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Anwar Sadat
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Anwar Sadat

Born: December 25, 1918
Died: October 6, 1981 (assassinated)
Nobel Peace Prize: 1978 (shared with Menachem Begin)

Anwar Sadat was born in a large Egyptian family in an average Egyptian village. When he was old enough, he became part of one of the first groups of Egyptian men to attend a military school recently constructed by the British. At his first posting he met Gamal Abdel Nasser - they, along with others, began a plot which would eventually lead to the military overthrow of the Egyptian monarchy and the explusion of the British.

On July 23, 1952, the Free Officers Organization lead by Nassar took control and Sadat would serve as the public relations minister and one of Nasser's most trusted lieutenants. When Nasser died on September 29, 1970, Sadat took control - but he was unknown and untested as a leader. He tried to pressure the Soviet Union for more military and economic support, but when the Soviets refused Sadat summarily expelled them from the country, leading to a great deal more popular support for him among Egyptians. At this time, Egypt was still one of the leading non-aligned countries in the world, offering a voice for third-world countries all over.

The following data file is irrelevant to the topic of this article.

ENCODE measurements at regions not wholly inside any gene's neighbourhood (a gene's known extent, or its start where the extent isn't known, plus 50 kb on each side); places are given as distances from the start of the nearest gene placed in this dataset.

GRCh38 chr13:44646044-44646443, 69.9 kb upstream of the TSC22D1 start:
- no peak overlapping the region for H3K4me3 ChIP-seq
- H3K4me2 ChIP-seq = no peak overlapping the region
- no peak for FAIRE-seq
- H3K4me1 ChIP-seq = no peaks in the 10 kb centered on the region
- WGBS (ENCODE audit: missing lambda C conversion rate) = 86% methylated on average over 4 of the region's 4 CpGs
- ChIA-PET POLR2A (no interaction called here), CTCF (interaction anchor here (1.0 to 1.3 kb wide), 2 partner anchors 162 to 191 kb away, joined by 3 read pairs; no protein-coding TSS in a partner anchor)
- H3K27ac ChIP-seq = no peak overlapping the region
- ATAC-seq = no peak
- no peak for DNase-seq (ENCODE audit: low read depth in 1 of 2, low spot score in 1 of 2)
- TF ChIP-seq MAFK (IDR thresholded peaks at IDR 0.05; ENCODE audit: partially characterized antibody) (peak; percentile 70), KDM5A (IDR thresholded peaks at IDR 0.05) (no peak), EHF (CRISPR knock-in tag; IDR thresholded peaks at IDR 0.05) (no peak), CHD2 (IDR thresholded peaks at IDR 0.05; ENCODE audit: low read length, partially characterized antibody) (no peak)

Such support could not, however rescue Egypt's deteriorating economy and, in a move of desperation, Sadat offered to travel anywhere, any time in an effort to achieve peace with Israel. Sadat hoped that once peace was finally restored, he could focus more of the nations resources on solving internal problems. The Israeli's took him up on his offer and he gave a speech to the Knesset. This event would lead to 1978 Camp David Accords and a final peace treaty with Israel in 1979.

Unfortunately, the expected "peace dividend" never really materialized and, even worse, Muslim fundamentalists in Egypt felt that Sadat's peace treaty was nothing short of a betrayal of Islam itself. Already opposed to the secularization which had begun under Nasser, they did not even accept Sadat's efforts to increase the importance of Islam by instituting the Shari'a in place of secular law. During a military review several fundamentalists jumped out of a military vehicle and sprayed the viewing stand with bullets. One shouted out "Death to the Pharoah," thus indicating that in their minds Sadat was no longer a Muslim and, hence, a valid target for execution.

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